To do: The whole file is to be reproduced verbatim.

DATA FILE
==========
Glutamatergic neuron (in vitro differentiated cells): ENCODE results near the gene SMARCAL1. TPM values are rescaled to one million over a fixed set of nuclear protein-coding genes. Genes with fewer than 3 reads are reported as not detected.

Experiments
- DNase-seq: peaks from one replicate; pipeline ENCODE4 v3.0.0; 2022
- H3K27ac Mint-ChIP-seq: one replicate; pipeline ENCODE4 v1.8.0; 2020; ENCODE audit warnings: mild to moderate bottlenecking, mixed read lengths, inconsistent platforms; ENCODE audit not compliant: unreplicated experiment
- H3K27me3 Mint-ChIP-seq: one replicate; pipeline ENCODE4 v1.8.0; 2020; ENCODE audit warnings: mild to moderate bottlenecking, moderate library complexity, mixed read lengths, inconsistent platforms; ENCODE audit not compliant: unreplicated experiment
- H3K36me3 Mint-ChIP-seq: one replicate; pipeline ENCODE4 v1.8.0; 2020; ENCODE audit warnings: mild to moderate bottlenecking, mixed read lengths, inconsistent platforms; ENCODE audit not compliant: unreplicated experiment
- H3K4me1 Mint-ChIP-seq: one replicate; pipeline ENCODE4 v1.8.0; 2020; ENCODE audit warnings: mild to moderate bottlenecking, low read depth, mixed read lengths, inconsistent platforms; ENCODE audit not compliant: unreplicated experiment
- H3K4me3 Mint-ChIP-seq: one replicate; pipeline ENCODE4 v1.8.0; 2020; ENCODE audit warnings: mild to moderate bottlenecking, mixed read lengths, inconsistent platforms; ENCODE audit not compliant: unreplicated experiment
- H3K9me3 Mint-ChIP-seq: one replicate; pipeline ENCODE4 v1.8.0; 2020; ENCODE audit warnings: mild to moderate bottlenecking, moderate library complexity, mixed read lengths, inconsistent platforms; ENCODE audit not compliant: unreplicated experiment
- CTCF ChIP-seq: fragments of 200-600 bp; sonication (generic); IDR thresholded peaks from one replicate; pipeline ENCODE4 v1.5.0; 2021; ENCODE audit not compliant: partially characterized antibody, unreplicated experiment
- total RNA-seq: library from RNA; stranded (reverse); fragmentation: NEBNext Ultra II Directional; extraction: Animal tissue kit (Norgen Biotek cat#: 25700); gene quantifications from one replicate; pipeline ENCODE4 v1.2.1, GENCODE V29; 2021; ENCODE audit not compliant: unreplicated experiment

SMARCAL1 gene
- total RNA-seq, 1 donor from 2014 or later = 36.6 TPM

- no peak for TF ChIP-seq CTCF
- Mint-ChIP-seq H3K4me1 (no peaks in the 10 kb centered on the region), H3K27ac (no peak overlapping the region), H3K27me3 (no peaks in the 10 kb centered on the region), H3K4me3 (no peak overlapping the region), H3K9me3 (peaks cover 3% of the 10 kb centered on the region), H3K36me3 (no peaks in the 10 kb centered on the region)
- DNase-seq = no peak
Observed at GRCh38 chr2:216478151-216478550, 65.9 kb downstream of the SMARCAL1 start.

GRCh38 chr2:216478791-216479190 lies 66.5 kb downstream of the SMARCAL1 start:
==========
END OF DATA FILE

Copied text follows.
Glutamatergic neuron (in vitro differentiated cells): ENCODE results near the gene SMARCAL1. TPM values are rescaled to one million over a fixed set of nuclear protein-coding genes. Genes with fewer than 3 reads are reported as not detected.

Experiments
- DNase-seq: peaks from one replicate; pipeline ENCODE4 v3.0.0; 2022
- H3K27ac Mint-ChIP-seq: one replicate; pipeline ENCODE4 v1.8.0; 2020; ENCODE audit warnings: mild to moderate bottlenecking, mixed read lengths, inconsistent platforms; ENCODE audit not compliant: unreplicated experiment
- H3K27me3 Mint-ChIP-seq: one replicate; pipeline ENCODE4 v1.8.0; 2020; ENCODE audit warnings: mild to moderate bottlenecking, moderate library complexity, mixed read lengths, inconsistent platforms; ENCODE audit not compliant: unreplicated experiment
- H3K36me3 Mint-ChIP-seq: one replicate; pipeline ENCODE4 v1.8.0; 2020; ENCODE audit warnings: mild to moderate bottlenecking, mixed read lengths, inconsistent platforms; ENCODE audit not compliant: unreplicated experiment
- H3K4me1 Mint-ChIP-seq: one replicate; pipeline ENCODE4 v1.8.0; 2020; ENCODE audit warnings: mild to moderate bottlenecking, low read depth, mixed read lengths, inconsistent platforms; ENCODE audit not compliant: unreplicated experiment
- H3K4me3 Mint-ChIP-seq: one replicate; pipeline ENCODE4 v1.8.0; 2020; ENCODE audit warnings: mild to moderate bottlenecking, mixed read lengths, inconsistent platforms; ENCODE audit not compliant: unreplicated experiment
- H3K9me3 Mint-ChIP-seq: one replicate; pipeline ENCODE4 v1.8.0; 2020; ENCODE audit warnings: mild to moderate bottlenecking, moderate library complexity, mixed read lengths, inconsistent platforms; ENCODE audit not compliant: unreplicated experiment
- CTCF ChIP-seq: fragments of 200-600 bp; sonication (generic); IDR thresholded peaks from one replicate; pipeline ENCODE4 v1.5.0; 2021; ENCODE audit not compliant: partially characterized antibody, unreplicated experiment
- total RNA-seq: library from RNA; stranded (reverse); fragmentation: NEBNext Ultra II Directional; extraction: Animal tissue kit (Norgen Biotek cat#: 25700); gene quantifications from one replicate; pipeline ENCODE4 v1.2.1, GENCODE V29; 2021; ENCODE audit not compliant: unreplicated experiment

SMARCAL1 gene
- total RNA-seq, 1 donor from 2014 or later = 36.6 TPM

- no peak for TF ChIP-seq CTCF
- Mint-ChIP-seq H3K4me1 (no peaks in the 10 kb centered on the region), H3K27ac (no peak overlapping the region), H3K27me3 (no peaks in the 10 kb centered on the region), H3K4me3 (no peak overlapping the region), H3K9me3 (peaks cover 3% of the 10 kb centered on the region), H3K36me3 (no peaks in the 10 kb centered on the region)
- DNase-seq = no peak
Observed at GRCh38 chr2:216478151-216478550, 65.9 kb downstream of the SMARCAL1 start.

GRCh38 chr2:216478791-216479190 lies 66.5 kb downstream of the SMARCAL1 start: